A consumer watchdog group is calling for Kia and Hyundai to recall nearly three million vehicles, including some made in Georgia, over persistent concerns about sudden fires.
“The number and severity of these complaints, when people are simply driving their cars on the highway, is frightening,” Jason Levine, the center’s executive director, said in a press release. “It is long past time for Kia and Hyundai to act. Car fires put everyone on the road in significant danger.”
The vehicles involved include 2011-2014 Kia Sorento, Kia Optima, Hyundai Sonata, Hyundai Santa Fe, and 2010-2015 Kia Soul. Some, but not all of vehicles, were covered under the automakers’ earlier recalls tied to engine debris, according to the non-profit center.
A Kia spokesman emailed that the company “recognizes that customer safety is paramount and is committed to addressing every thermal incident.”
Kia Motors America has “concerns about the methodology and analysis used by the CAS for evaluating vehicle safety or identifying a vehicle defect,” he wrote. And vehicle fires “may be the result of any number of complex factors,” among them manufacturing, inadequate maintenance, improper repair and arson.
A Hyundai spokesman emailed that “Hyundai actively monitors and evaluates potential safety concerns, including non-collision fires, with all of its vehicles and acts swiftly to recall any vehicles with safety-related defects.”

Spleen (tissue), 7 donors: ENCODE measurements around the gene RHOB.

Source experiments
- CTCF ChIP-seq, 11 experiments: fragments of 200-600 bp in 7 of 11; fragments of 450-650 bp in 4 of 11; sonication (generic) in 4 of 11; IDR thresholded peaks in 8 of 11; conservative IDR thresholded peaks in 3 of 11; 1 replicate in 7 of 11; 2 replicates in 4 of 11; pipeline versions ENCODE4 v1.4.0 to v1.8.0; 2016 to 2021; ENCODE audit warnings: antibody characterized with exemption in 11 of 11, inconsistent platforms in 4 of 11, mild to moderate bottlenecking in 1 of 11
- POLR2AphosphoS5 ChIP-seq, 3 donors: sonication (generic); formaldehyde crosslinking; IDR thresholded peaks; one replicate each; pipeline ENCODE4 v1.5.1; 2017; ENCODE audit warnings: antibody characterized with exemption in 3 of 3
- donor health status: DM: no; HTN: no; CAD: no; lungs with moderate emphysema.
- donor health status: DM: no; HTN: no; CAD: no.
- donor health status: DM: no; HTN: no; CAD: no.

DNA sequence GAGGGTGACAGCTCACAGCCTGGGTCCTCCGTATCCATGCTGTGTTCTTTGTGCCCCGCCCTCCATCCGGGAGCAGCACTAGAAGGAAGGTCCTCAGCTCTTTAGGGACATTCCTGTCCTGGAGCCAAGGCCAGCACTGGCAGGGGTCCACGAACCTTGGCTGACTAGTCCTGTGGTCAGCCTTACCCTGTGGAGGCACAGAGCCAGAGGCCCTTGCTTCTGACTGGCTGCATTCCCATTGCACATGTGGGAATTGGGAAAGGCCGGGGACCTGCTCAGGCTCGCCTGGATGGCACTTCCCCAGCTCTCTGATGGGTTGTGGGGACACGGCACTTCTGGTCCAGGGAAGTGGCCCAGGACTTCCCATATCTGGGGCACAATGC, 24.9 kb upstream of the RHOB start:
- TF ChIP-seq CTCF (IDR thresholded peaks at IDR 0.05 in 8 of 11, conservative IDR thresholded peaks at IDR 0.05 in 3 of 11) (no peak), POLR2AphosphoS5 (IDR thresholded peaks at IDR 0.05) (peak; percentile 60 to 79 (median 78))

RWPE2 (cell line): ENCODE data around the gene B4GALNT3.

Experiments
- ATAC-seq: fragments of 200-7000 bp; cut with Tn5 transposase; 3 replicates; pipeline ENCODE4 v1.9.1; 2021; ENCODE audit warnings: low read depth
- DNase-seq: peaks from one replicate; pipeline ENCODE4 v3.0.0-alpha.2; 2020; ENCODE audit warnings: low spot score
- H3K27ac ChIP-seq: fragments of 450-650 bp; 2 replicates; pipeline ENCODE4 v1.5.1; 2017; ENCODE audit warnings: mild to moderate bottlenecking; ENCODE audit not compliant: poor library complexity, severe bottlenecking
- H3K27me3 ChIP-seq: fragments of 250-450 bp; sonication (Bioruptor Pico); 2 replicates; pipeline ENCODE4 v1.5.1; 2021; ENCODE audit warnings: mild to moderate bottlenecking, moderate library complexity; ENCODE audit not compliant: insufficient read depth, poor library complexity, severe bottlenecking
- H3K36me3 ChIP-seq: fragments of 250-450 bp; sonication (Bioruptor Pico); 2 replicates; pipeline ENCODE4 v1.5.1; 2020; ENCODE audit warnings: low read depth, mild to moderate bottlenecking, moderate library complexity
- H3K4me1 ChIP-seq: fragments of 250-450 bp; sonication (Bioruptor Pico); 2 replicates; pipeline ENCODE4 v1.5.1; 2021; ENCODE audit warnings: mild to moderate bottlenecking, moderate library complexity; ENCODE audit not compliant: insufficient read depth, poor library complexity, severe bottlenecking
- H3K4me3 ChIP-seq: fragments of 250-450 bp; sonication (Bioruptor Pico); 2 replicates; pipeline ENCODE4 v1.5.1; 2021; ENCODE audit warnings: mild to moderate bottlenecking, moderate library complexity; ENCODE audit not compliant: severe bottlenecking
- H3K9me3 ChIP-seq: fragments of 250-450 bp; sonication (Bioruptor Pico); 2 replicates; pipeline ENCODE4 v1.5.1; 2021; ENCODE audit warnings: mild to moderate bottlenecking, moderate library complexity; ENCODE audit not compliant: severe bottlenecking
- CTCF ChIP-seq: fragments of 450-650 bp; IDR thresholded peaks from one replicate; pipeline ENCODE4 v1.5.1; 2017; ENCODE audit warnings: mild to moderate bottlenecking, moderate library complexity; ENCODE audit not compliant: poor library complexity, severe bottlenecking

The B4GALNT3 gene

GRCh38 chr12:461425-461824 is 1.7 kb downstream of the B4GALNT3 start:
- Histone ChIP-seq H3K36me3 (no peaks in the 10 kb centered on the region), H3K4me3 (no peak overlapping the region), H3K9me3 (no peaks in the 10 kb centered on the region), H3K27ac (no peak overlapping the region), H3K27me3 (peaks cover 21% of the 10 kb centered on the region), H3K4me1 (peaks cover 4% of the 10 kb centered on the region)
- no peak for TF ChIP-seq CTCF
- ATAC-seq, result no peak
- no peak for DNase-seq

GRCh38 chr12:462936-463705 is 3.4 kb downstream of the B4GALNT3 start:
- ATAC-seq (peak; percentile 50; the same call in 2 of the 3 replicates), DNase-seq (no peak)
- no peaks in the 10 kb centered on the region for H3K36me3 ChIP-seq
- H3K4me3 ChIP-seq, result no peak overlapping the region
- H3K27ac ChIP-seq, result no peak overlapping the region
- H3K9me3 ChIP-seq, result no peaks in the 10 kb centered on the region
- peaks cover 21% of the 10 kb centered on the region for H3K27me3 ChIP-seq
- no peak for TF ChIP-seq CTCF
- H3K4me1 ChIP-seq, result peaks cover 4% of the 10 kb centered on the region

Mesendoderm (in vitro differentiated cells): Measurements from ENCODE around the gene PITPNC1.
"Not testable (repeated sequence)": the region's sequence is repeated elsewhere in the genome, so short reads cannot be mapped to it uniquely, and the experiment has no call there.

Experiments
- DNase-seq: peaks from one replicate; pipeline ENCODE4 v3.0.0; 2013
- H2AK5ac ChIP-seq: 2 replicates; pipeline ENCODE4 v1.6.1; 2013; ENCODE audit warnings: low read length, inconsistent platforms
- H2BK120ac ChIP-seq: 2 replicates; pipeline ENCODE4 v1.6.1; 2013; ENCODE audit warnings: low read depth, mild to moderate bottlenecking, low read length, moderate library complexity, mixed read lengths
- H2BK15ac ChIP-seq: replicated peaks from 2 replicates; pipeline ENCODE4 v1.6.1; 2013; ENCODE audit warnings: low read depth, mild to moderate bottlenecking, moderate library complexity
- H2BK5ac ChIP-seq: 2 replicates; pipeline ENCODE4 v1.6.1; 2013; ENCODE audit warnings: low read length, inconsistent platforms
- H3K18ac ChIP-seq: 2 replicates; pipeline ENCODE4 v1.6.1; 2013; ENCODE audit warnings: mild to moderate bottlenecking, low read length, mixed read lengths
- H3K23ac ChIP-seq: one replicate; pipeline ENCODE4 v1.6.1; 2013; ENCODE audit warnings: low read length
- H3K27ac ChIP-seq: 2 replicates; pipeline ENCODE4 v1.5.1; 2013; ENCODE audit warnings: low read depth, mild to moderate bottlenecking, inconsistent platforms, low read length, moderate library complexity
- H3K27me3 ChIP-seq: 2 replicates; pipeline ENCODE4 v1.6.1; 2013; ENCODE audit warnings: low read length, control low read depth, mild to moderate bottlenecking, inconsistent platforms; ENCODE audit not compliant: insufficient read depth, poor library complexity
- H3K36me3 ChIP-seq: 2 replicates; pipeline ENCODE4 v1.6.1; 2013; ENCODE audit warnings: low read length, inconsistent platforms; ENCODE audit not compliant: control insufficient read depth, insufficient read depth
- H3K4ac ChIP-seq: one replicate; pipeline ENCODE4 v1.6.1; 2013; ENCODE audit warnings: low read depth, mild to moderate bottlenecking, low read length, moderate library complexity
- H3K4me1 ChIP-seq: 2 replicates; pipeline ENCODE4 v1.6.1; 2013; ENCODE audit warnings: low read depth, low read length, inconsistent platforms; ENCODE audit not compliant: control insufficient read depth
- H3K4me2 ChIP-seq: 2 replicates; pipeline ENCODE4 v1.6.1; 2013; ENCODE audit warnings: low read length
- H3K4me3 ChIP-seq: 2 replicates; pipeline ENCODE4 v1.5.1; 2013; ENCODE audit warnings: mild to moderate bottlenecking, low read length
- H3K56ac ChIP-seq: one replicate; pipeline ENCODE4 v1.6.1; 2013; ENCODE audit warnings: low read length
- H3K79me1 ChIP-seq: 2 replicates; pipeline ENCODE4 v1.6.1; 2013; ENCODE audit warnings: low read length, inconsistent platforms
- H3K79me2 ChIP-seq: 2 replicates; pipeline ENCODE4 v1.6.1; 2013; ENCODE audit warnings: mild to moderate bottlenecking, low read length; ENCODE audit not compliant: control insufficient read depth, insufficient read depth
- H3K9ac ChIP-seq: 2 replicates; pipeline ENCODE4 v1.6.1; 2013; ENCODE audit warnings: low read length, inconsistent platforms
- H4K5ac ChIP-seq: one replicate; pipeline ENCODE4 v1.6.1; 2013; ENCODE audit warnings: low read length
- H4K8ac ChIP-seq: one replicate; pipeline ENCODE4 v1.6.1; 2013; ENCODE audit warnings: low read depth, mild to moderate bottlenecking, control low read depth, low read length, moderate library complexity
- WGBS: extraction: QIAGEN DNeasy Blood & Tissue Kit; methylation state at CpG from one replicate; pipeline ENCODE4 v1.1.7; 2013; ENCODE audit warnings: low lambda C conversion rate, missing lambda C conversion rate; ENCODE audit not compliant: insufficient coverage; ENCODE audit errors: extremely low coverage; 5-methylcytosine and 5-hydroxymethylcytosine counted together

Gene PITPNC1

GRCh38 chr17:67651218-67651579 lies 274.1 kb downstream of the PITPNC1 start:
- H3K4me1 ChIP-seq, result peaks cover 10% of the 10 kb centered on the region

More than a million Sonata and Santa Fe Sport vehicles were involved in recalls in 2015 and 2017 related to an issue that could lead to bearing wear and engine failure. The spokesman wrote that “in some very rare instances – a rate of less than 1 percent – the affected engines have caught on fire. An exhaustive study has confirmed that there is no defect trend outside of that identified in the related recalls causing non-collision fires in Hyundai vehicles.”
Kia Sorento and gas-only-powered Optima vehicles are produced at a Kia assembly plant in West Point, Ga. Some Hyundai Santa Fe vehicles also were built there. Kia and Hyundai are affiliated companies.
The Washington D.C.-based Center for Auto Safety said it has tallied more than 220 consumer complaints of non-collision fires in the cited vehicles.
It urged the National Highway Traffic Safety Administration to launch an investigation earlier this year. NHTSA said the concerns would be covered in part by another review tied to earlier recalls.
Since then, the center said it has learned of more than 100 additional fire complaints.
Among them is an incident involving a Jonesboro family’s 2014 Kia Sorento that became engulfed in flames along Interstate 20 in metro Atlanta. That was four months after the vehicle had been worked on by a dealership under one of the earlier engine recalls.
Kia and insurance covered the fire loss. The automaker said the exact cause of the blaze was not determined.
Vehicles built by other automakers also have caught on fire, even in the absence of a collision, according to the Center for Auto Safety’s press release. “However, the volume of fires here make it appear that Hyundai and Kia are content to sit back and allow consumers, and insurers, to bear the brunt of poorly designed, manufactured, or repaired vehicles.”
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